Sumiyoshi Taisha, the head office of the 2300 Sumiyoshi Shrines throughout Japan.

Sumiyoshi Taisha, the head office of the 2300 Sumiyoshi Shrines throughout Japan.

The architectural style seems different from other shrines I’ve seen.”
During a trip to Osaka, Nakata noticed something while looking at the main shrine pavilions of Sumiyoshi Taisha. The main shrines of Sumiyoshi-taisha are in a row from the first to the fourth main shrine, all of which are undoubtedly old shrine buildings. However, upon closer inspection, the atmosphere of the roofs and walls is different from that of other shrines.

Upon inquiring, I learned that the architecture of Sumiyoshi-taisha Shrine is called “Sumiyoshi-zukuri,” the oldest style of shrine architecture in history. It is characterized by its hiwadabuki (a technique of covering the roof with cypress bark), tsumairi-shiki kirizumatsukuri (two sloping sides of the roof are shaped like a mountain, with the entrance on the side that looks like a figure eight when viewed from the side [the gable end]), and ninnuri (lacquered in vermilion using pigments called “red and tan”). The pillars are painted in vermilion (ni-nuri), and the walls are painted in gofun-nuri, which is a paste made from ground seashells. According to the priest who showed us around, “When the Emperor is replaced, a ritual called ‘Daijosai’ is held at the palace. The Sumiyoshi Zouzou has a structure similar to that of the Dajoubugu, which is built for this ceremony. The aforementioned main shrine is an ancient Japanese architectural style that has been designated a National Treasure, which is a testament to the prestigious nature of Sumiyoshi Taisha.

Sumiyoshi Taisha is a historic shrine built about 1,800 years ago. As the head shrine of more than 2,300 Sumiyoshi shrines throughout Japan, it has long been known as “Sumiyosan” in Osaka, and is the Ichinomiya of Settsu Province (the shrine with the highest number of shrines in the Settsu area). On New Year’s three days, more than 2 million people visit the shrine for the first time. In addition to the four main shrines, there are a total of 27 shrines in the vast precincts of the shrine, which are said to cover an area of about 30,000 tsubo. Sumiyoshi is often associated with the god of the sea, but in addition to being the god of safe navigation, Sumiyoshi is also the god of purification, agriculture, waka poetry, martial arts, sumo wrestling, and beckoning cats, making it one of the most famous power spots in Japan since ancient times.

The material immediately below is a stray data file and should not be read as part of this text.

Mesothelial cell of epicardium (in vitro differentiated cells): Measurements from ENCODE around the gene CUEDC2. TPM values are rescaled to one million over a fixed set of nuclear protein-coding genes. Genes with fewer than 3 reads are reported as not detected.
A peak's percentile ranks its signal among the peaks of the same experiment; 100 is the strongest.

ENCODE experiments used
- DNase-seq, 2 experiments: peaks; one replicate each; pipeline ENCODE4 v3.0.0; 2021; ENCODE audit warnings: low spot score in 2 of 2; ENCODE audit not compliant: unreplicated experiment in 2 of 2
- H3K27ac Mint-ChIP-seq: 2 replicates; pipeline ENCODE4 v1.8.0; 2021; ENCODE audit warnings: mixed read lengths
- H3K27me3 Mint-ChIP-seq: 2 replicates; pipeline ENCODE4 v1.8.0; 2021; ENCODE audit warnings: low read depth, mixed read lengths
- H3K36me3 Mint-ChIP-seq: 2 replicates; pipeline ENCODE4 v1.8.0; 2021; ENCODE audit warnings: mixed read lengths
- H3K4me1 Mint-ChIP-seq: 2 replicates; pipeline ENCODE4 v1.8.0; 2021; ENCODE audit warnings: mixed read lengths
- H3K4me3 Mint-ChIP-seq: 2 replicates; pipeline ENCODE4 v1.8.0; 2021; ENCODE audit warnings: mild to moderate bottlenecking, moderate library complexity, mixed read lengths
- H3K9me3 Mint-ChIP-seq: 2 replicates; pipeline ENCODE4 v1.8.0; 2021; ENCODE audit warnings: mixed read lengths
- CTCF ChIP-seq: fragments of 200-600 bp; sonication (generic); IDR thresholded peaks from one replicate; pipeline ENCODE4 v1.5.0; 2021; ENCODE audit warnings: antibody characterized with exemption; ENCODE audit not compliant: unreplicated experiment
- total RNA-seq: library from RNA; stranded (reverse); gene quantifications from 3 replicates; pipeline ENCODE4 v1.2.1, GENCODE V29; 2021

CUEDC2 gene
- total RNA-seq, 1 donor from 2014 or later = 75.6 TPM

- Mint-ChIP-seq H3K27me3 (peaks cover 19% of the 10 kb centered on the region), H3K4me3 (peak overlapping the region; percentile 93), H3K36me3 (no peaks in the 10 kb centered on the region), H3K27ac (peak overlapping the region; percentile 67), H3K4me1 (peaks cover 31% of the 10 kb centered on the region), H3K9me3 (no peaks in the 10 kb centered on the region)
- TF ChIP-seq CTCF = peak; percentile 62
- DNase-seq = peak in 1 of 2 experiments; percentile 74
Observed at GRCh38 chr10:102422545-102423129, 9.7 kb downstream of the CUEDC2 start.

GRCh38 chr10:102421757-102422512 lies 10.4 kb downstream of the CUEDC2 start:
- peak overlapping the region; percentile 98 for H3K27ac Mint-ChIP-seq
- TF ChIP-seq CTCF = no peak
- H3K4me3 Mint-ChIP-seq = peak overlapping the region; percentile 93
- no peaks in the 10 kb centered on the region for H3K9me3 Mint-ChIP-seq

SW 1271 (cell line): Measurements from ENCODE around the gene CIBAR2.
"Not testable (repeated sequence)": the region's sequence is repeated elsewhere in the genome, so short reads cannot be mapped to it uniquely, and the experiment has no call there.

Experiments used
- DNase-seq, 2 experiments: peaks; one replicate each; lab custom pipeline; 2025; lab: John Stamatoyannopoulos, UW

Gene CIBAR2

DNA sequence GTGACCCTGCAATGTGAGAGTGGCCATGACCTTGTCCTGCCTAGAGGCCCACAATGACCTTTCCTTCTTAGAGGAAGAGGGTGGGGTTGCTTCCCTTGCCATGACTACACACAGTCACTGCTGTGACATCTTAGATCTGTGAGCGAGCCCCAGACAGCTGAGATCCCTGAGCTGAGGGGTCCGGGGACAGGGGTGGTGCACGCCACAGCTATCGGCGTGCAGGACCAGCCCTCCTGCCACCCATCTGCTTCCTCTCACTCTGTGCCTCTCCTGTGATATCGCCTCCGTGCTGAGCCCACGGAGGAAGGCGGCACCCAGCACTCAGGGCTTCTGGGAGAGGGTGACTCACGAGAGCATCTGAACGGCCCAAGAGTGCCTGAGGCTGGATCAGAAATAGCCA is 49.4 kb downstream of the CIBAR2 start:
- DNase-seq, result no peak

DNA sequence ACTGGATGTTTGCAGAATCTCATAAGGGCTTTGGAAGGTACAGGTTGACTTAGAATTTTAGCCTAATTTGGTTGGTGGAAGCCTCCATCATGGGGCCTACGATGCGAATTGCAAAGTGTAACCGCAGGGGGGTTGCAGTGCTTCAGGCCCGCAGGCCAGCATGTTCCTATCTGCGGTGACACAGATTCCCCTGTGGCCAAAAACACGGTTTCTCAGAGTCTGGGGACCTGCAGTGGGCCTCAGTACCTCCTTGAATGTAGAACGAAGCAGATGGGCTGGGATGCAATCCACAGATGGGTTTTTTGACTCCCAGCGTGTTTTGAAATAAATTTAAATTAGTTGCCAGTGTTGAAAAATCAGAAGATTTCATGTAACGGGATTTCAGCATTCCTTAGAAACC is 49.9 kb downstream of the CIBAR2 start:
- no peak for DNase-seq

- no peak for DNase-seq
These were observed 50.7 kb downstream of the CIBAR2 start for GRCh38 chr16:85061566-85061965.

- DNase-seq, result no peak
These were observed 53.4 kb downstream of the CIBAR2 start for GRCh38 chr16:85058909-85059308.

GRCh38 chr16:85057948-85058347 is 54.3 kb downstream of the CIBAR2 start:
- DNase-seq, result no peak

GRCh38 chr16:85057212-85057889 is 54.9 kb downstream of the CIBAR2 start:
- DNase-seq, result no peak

There are also many other attractions such as the “Anti-Bashi Bridge,” which can purify you just by crossing it; the “Omokaruseki,” a sacred stone that can predict whether or not your wish will come true by the weight of your will when you lift it; the “Goshogozen,” a stone with the words “Five,” “Great” and “Power” written on it that if picked up and used as a charm, your wish will come true. There are many places of interest in the area. I learned for the first time that “Issunboshi,” a famous tale told once upon a time, is said to have been a child of Sumiyoshi-ohjin, and I found it humorous that there is a spot where you can take a picture of yourself in a bowl like Issunboshi. The lively location of the shrine means that it is always crowded with worshippers, giving it a lively atmosphere that is uniquely Osaka.

In central Tokyo, high-rise buildings have been constructed where there used to be shrines and temples, and a small concrete main shrine is sometimes seen in a corner of the site. However, Sumiyoshi Shrine will surely still be here 100 to 200 years from now, cheering up the people of Osaka. Walking through the spacious shrine grounds and bowing to the main shrine, I felt as if I had received a power boost.


Sumiyoshi Taisha Shrine
2-9-89 Sumiyoshi, Sumiyoshi-ku, Osaka City, Osaka
TEL 06-6672-0753